Tuesday, 12 November 2013

A Good Read

If you love travel books, read on.  Otherwise, give today's post a miss!

In the early 1930's Patrick Leigh Fermor, at the age of eighteen, set out to walk from The Hook of Holland to Constantinople.  It was, as it says on the flyleaf of the book, 'the defining experience of his life'.   He wrote two books - his best known works - 'A Time of Gifts' 1977 and 'Between the woods and the water' 1986.   Both books, as you will realise, written well after the experience.

But these two books only took the reader as far as the Iron Gates in Rumania and although he planned to complete the trilogy he somehow could not find the energy and enthusiasm needed to do so.

The Broken Road completes the journey but although Fermor was working on it spasmodically until he died in 2011 it has taken his literary executors (Colin Thubron and Artemis Cooper) to edit what was left of his diaries and notes.

The book is mainly about the Balkans area as it existed in the 1930's and is full of wonderful stories about the places he sees and  - more importantly - the ordinary people that he meets.   It is a world that no longer exists - a lot of it geographically and almost all of it in terms of the way in which the people live.  I found it fascinating and really hard to put down.   Now that I have finished it I am going to read it again.   I am also going on to Amazon to see if those two early volumes are still available, and if they are they are going on my wish list.  I had to keep referring to the map in the front of the book as it is an area I know so little about.

If you love travel books, do please put it on your christmas list.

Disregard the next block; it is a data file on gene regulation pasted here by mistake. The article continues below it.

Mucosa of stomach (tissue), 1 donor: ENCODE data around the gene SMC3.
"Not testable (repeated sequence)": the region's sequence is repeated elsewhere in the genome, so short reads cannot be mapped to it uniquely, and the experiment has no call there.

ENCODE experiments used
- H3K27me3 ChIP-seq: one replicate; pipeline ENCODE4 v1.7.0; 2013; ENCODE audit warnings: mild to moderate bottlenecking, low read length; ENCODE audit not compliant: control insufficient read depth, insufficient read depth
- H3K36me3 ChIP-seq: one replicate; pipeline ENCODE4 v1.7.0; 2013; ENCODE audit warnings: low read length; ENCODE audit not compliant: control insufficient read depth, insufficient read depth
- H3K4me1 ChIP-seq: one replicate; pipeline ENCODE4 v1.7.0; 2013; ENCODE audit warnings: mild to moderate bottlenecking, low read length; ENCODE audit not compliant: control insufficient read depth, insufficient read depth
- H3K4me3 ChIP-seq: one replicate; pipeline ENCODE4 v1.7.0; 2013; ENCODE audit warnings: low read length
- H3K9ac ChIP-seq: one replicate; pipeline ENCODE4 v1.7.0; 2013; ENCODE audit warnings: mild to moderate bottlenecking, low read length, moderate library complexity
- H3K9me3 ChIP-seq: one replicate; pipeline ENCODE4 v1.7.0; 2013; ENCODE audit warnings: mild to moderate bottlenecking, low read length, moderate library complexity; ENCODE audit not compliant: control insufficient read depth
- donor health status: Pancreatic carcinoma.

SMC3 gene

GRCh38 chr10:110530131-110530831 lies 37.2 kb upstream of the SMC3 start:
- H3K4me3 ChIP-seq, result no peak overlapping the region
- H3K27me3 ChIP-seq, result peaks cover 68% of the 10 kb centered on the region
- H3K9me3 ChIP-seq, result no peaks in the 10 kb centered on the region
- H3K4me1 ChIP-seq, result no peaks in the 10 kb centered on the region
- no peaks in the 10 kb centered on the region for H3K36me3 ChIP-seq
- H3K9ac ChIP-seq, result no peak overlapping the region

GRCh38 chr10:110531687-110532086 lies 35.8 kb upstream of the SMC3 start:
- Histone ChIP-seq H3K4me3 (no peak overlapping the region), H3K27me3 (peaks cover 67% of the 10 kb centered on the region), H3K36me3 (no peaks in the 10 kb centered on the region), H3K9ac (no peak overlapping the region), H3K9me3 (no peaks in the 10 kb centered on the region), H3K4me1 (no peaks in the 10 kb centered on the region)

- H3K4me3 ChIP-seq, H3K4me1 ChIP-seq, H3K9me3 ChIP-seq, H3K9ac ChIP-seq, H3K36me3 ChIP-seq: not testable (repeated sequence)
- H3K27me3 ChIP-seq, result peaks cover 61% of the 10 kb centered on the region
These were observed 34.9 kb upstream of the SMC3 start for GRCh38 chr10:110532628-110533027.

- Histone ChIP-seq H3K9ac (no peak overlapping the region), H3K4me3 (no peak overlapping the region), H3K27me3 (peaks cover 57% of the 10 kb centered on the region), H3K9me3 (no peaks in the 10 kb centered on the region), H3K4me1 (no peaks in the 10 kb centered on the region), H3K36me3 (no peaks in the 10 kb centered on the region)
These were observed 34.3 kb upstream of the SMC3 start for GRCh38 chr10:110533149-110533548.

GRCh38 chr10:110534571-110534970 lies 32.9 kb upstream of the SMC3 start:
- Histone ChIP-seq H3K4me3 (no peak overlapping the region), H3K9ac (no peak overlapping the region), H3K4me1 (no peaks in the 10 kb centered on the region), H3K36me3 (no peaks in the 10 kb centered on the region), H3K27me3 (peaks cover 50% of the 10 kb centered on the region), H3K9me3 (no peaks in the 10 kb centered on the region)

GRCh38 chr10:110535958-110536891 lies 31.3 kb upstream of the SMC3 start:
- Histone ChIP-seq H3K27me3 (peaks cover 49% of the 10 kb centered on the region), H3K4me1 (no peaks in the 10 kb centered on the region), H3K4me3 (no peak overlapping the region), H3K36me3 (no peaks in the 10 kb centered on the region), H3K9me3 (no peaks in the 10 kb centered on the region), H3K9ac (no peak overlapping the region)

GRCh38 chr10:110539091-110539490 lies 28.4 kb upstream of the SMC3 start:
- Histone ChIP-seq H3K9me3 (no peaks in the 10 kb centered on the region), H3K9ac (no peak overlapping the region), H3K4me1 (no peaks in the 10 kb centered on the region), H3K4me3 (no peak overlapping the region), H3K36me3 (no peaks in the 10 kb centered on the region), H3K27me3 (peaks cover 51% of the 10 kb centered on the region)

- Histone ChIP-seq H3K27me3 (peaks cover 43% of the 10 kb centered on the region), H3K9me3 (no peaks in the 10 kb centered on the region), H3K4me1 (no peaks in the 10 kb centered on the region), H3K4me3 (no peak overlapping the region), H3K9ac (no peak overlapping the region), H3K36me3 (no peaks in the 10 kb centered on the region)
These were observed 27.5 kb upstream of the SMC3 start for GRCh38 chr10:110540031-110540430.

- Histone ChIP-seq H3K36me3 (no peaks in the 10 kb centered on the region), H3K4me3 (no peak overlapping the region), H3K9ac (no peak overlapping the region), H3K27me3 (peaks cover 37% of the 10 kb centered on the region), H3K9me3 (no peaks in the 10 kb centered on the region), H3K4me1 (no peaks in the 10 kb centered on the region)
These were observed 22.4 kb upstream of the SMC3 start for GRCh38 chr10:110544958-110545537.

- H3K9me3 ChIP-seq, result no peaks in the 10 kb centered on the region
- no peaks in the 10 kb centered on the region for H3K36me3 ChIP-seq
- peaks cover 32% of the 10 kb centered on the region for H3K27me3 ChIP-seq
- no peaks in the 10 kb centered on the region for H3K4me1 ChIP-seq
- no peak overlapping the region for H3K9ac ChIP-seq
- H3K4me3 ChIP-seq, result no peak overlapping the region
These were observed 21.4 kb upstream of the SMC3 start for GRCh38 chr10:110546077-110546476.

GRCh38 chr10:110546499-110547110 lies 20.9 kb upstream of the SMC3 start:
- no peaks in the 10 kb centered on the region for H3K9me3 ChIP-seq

13 comments:

John Gray said...

I am loving the book cover
A work of art

Heather said...

That sounds like a very good book. I am enjoying the last one you recommended - The Old Ways by Robert Macfarlane. I also bought The Wild Places at the same time - I'm so greedy!

Em Parkinson said...

I agree with John - fabulous cover. I have a strange 1950's book cover that I found in a junk shop without the book in a frame on the bathroom wall. Wouldn't mind that one too!

Elizabeth Wix said...

We all agree -the cover is splendid -never mind the contents.
Who did the cover? Was it Cressida Bell?

Crafty Green Poet said...

sounds like a very interesting book

Gwil W said...

What did he wear for shoes? I always imagine these amazing pedestrians of yesterday tramping along in hobnail boots for some reason. Nicholas Crane walked through Vienna on his way to Istanbul. He said his most valuable piece of equipment was his umbrella.

angryparsnip said...

The first thing I noticed was the lovely cover art !
This sounds like a wonderful read and something I would like.

cheers, parsnip

John "By Stargoose And Hanglands" said...

I certainly will read it having read the other two volumes some years ago. In both cases I found the imagery in the writing a bit dense first time through and could only appreciate the true beauty of the writing second time around.

The Solitary Walker said...

Oh fabulous, fabulous. I've read the first two and have been longing for the final part for ages. It;'s on order at the library… I agree with the last commenter that his stye can be a bit dense and showy, but his boyish enthusiasm and lust for life and experience make up for that.

Kristi in the Western Reserve said...

I will certainly buy this book and read it. I love the first two in the trilogy. We were living in Budapest when I discovered Between the Wood and the Water at the British Embassy library. I'm so glad to hear this was completed.

The Weaver of Grass said...

Never judge a book by its cover they say but it seems that many of you are doing just that! Illustrations and book cover are the work of Ed Kluz, who incidentally comes from Richmond in North Yorkshire and exhibits much of his work up here. I am sure he has a web site if you want to see more of his work.
As to what he wore on his feet in the book, Leigh Fermor often complains about his boots falling to pieces but then usually finds some artisan shoemaker in the next town or, in one case, some nomadic shepherds who mend his shoes with goatskin.

acornmoon said...

I also love the cover design and am one of those people who always judges a book by its cover.

Hildred said...

This all sounds so interesting and I am going to make a note of it, but I have three books on the go at the present, plus my Kobo which only gets read in bed, so I must resist temptation!